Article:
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Fake or Fortune?

Possible Churchill Painting Scrutinized by the Pros
Report by PAUL H. COURTENAY

Fake or Fortune

Each week on the BBC Television show Fake or Fortune? art experts examine paintings of dubious authenticity. Using forensic skills as well as Sherlockian methods, the experts eventually decide whether or not the owners of the paintings are about to become millionaires. This summer on 26 July the subject of inquiry was a painting possibly done by Churchill but which was unsigned. To watch the full episode, please CLICK HERE.

The owner of the painting, Charles Henty, received the canvas from his father, who had bought a London house in about 1962 that once belonged to Churchill’s daughter Sarah. Three paintings had been found in the coal cellar: one was signed by Churchill and two were not. Henty’s father showed them to Sarah’s mother, Clementine, who took possession of the picture signed by her husband and a second, which she said was by Paul Maze. The finder was allowed to keep the unsigned painting, which thus became the subject of the recent BBC programme.

The mystery painting certainly appears to the untutored eye as if it very well could have been painted by Churchill. It shows a street-corner containing a fountain and other features, the architecture appearing to be Mediterranean in design. Henty, who is Under Sheriff at the Old Bailey, said that he had heard that the work might have been painted in Fez (Morocco); but that he had become a little deaf, so it might have been in Èze (near Nice in the South of France).

10586145-large-2Fake or Fortune? Team at ChartwellThe picture was shown to Minnie Churchill, who is the family expert on the paintings of WSC. She knew that Sir Winston had visited Èze and found the colouring very striking, but she had never seen people painted by him in the way they were depicted and was therefore not sure about the picture’s origin. Thus she felt unable to give it her blessing. David Coombs, author of the definitive catalogue of Churchill paintings, gave a cautious reaction, saying that the colouring was not typical and that the figures were not sufficiently amateur, adding that it would be necessary to know when and where it had been painted and the history of the picture between its completion and its discovery in the coal-cellar.

Henty and programme co-host Fiona Bruce then visited Èze, but could find no sign of the street-corner nor any inhabitants who could identify it as being in the city. They then had the luck to meet a local artist who said that it was a street-corner in the nearby village of St Paul-de-Vence, where he himself lived. Visiting the hill-top village, the team were thrilled to find the undoubted site. They then visited with a widow whose husband had run an art gallery opposite the very street-corner in the picture. The woman explained that her late husband had met Churchill when the scene was being painted shortly after the war and had even provided some tubes when Churchill ran out of paint in exchange for one of the artist’s ubiquitous cigars. It was suggested that this might explain the colouring being a little different from Churchill’s normal choices.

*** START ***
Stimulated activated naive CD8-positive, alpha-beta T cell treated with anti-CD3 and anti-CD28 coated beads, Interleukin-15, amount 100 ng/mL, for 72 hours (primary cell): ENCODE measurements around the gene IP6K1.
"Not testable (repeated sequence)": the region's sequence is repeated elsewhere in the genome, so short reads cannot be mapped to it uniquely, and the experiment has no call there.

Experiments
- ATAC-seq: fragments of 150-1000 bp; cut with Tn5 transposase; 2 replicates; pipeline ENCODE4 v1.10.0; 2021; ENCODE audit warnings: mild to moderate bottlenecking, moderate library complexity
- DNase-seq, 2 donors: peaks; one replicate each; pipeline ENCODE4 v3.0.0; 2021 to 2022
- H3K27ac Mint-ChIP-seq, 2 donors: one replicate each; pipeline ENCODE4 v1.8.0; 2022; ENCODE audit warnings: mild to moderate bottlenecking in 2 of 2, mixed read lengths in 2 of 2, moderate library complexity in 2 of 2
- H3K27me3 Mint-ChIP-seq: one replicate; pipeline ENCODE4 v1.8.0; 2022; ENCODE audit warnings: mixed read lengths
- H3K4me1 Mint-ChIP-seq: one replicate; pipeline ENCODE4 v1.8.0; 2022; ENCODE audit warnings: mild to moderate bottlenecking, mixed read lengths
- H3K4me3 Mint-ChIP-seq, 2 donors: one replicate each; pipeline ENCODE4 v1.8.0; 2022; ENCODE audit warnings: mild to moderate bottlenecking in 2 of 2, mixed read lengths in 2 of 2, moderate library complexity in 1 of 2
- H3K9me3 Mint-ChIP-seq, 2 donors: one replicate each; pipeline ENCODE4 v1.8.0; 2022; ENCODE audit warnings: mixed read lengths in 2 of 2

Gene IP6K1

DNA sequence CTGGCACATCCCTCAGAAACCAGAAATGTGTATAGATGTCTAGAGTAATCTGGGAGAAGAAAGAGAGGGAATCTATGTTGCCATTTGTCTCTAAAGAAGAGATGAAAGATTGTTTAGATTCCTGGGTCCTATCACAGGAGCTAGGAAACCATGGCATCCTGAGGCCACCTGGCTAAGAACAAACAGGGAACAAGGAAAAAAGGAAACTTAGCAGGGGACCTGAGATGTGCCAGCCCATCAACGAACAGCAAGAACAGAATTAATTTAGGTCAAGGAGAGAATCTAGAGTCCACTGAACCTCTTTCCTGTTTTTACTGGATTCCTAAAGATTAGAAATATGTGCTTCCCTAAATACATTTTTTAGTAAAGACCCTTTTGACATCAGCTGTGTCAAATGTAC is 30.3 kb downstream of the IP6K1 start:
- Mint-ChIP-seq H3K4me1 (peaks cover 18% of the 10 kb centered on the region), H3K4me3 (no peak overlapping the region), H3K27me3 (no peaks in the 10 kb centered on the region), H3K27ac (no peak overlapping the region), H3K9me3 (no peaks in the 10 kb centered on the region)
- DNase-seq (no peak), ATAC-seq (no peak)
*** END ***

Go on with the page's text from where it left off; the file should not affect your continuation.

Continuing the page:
Back in London the team found a BBC newsreel from 1949 which stated that St. Paul-de-Vence was popular with artists and that Winston Churchill himself had once painted the village fountain. Further evidence established that Churchill had been in the south of France in early October 1945 and had given a signed photograph of himself dated at that time to the aunt of the widow whom they had met. Additionally, close study found that a light layer of wax had been spread over the canvas at some point, and that when this coating was removed the colours appeared much more vivid.

The team presented all that they had now discovered to David Coombs, but Coombs said that, while the painting was very interesting, he was still unwilling to give it his backing; nevertheless, he undertook to include it in the next edition of his catalogue, in a chapter headed “Mysteries,” which led the team to conclude that the case was still open and that, some day, an indisputable piece of evidence might emerge.

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